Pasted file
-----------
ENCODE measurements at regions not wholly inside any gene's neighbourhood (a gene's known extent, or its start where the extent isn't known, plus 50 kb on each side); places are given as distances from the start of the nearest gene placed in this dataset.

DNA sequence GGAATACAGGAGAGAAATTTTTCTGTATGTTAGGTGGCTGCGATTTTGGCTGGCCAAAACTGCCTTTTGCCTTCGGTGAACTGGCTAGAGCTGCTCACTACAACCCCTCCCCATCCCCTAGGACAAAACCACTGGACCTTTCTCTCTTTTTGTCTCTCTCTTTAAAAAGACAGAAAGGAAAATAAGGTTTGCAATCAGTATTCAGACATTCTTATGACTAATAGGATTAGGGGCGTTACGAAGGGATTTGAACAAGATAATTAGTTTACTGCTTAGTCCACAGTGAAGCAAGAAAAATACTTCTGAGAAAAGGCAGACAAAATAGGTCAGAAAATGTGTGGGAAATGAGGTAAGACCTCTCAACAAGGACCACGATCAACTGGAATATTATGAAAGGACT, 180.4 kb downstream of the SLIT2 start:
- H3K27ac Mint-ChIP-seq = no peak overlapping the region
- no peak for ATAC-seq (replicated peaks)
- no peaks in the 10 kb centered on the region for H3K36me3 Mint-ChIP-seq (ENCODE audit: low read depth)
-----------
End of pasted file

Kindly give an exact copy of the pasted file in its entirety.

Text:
ENCODE measurements at regions not wholly inside any gene's neighbourhood (a gene's known extent, or its start where the extent isn't known, plus 50 kb on each side); places are given as distances from the start of the nearest gene placed in this dataset.

DNA sequence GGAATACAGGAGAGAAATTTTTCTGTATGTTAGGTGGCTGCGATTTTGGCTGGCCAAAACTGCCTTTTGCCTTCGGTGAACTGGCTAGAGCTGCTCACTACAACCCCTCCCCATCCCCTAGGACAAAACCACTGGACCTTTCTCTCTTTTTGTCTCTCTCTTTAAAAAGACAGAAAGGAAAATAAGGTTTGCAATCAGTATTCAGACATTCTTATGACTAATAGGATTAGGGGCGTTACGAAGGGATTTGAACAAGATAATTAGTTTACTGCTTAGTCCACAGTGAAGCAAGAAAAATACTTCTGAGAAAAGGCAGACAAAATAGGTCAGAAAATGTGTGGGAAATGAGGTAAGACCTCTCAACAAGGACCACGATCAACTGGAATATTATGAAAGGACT, 180.4 kb downstream of the SLIT2 start:
- H3K27ac Mint-ChIP-seq = no peak overlapping the region
- no peak for ATAC-seq (replicated peaks)
- no peaks in the 10 kb centered on the region for H3K36me3 Mint-ChIP-seq (ENCODE audit: low read depth)